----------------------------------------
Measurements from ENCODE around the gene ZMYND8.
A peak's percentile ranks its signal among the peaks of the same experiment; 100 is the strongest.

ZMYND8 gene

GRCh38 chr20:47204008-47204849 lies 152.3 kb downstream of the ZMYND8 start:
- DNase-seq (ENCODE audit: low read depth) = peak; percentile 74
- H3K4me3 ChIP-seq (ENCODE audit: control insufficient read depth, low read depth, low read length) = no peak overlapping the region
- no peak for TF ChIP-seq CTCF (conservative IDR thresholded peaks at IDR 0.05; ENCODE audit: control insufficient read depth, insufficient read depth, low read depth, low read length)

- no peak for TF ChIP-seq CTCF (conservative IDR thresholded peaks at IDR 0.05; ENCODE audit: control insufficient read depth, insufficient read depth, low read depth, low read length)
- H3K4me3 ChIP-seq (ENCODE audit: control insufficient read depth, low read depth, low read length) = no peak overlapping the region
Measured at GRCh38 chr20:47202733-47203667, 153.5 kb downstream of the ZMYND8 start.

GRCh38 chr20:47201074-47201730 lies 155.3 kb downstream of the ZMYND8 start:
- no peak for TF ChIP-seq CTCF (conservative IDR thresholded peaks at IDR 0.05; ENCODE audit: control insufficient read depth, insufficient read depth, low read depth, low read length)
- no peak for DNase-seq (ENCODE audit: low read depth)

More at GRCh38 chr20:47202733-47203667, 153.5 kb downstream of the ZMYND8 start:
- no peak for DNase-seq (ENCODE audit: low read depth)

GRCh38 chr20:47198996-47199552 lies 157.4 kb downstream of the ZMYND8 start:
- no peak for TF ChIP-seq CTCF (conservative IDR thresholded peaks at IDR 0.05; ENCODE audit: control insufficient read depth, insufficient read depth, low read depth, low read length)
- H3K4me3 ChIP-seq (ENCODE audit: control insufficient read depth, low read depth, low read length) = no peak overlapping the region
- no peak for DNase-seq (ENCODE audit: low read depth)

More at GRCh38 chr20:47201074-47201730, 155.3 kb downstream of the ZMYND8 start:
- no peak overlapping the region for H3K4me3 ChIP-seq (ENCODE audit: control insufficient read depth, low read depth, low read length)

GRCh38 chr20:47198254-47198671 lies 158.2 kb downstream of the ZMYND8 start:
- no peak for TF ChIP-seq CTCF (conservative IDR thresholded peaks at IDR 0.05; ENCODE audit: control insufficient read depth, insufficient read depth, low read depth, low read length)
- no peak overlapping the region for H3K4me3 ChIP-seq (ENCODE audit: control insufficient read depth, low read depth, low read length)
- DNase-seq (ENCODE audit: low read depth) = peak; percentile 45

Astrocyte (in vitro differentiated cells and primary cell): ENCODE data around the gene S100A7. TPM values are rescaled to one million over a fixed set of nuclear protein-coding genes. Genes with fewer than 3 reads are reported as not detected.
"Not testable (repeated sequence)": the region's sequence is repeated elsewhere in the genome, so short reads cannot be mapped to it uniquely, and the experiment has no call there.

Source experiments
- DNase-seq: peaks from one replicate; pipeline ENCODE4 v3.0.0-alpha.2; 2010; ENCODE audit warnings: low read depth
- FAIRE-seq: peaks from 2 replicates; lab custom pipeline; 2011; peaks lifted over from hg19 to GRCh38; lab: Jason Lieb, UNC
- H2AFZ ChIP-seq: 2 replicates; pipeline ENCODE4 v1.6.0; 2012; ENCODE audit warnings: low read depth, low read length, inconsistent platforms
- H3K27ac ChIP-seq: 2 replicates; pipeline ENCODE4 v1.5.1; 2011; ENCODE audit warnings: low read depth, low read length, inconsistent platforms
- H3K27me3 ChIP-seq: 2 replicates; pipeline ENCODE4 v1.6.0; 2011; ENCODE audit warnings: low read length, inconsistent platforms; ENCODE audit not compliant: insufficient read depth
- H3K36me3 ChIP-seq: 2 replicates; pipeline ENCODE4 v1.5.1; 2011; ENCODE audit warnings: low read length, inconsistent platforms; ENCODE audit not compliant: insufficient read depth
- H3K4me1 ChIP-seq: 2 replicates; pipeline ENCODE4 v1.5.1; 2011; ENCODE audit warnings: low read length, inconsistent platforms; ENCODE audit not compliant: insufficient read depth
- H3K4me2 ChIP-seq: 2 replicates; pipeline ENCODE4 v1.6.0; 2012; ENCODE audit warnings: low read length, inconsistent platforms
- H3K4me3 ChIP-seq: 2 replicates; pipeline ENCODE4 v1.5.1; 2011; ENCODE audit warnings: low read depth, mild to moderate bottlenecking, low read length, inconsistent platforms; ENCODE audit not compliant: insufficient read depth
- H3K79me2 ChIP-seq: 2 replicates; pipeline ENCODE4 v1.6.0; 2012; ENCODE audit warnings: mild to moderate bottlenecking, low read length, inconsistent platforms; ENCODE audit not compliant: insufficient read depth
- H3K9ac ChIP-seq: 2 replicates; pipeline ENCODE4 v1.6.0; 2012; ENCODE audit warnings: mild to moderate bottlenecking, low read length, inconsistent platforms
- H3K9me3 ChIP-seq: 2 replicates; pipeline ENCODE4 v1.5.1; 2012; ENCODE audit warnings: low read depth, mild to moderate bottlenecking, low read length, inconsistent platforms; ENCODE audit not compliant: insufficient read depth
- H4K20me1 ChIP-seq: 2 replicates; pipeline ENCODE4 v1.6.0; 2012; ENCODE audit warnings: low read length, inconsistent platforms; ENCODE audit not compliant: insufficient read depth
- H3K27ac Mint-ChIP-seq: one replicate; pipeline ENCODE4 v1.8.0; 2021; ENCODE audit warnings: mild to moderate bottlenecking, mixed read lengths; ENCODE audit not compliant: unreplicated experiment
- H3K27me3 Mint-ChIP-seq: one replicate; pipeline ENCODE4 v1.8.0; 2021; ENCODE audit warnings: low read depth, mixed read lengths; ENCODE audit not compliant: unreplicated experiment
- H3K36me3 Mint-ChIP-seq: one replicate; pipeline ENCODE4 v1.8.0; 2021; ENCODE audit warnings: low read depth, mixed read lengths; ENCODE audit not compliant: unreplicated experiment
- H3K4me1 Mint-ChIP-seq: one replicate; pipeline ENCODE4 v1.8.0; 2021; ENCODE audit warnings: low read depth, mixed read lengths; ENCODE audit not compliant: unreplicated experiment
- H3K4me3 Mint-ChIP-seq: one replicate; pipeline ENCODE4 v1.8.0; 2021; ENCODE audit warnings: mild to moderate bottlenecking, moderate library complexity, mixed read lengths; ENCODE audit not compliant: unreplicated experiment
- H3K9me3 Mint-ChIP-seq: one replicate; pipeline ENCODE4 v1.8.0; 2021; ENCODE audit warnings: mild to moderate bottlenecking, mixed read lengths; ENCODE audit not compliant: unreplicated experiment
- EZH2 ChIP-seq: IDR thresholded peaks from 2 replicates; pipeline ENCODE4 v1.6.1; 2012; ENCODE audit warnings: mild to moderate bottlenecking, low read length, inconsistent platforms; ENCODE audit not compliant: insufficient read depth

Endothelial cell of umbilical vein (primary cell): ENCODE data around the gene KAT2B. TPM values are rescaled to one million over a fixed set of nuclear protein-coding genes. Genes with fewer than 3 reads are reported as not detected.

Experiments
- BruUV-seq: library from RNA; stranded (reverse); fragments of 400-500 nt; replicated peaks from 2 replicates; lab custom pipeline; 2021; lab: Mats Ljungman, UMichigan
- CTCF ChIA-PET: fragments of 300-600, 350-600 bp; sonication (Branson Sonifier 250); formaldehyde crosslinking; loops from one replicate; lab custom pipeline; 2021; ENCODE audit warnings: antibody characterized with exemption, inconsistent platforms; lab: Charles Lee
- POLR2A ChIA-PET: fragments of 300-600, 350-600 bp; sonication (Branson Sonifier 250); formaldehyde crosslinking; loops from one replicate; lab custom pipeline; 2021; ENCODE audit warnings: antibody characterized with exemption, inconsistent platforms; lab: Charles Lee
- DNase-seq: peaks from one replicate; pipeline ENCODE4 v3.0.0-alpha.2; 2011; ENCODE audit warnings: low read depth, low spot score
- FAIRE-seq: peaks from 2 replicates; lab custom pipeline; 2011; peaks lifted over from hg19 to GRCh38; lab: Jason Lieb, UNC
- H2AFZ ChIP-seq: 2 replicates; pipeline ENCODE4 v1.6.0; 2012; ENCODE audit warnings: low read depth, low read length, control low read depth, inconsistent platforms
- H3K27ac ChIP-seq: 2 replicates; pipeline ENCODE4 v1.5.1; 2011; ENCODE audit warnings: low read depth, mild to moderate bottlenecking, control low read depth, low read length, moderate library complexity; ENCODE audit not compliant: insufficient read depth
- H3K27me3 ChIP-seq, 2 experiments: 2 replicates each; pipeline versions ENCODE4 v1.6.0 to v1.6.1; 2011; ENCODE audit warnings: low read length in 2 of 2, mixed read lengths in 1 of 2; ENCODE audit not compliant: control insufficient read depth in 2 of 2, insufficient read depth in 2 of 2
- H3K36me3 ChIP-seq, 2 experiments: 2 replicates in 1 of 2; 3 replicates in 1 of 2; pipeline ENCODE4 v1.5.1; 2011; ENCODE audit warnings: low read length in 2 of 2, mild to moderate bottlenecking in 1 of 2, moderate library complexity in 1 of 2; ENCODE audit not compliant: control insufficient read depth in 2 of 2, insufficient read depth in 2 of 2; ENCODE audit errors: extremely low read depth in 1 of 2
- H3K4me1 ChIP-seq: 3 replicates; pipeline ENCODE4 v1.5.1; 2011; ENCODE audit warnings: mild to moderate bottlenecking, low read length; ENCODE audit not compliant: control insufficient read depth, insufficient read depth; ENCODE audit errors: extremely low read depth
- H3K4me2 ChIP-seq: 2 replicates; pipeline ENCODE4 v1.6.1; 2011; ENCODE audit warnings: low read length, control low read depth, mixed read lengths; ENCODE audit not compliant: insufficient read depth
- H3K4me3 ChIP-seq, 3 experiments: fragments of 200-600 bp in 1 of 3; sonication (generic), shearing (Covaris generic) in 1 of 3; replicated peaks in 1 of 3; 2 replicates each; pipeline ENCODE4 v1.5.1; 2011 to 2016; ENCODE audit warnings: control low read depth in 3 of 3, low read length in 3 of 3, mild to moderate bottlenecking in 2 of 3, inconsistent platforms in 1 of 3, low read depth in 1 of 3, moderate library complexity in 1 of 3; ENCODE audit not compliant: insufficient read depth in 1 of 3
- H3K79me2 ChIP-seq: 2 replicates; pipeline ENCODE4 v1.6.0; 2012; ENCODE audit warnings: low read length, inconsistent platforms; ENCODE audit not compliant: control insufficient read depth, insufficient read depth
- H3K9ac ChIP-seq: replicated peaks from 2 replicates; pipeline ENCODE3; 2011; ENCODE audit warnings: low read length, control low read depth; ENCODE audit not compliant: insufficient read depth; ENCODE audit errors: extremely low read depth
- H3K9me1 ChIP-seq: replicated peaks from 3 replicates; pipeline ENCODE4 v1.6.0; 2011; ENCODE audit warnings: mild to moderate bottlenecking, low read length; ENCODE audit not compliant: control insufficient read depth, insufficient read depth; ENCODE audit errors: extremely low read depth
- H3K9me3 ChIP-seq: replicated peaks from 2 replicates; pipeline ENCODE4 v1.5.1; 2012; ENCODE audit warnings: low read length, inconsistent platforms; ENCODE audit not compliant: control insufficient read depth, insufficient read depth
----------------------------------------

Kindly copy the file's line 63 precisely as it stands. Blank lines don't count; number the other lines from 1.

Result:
- H3K79me2 ChIP-seq: 2 replicates; pipeline ENCODE4 v1.6.0; 2012; ENCODE audit warnings: low read length, inconsistent platforms; ENCODE audit not compliant: control insufficient read depth, insufficient read depth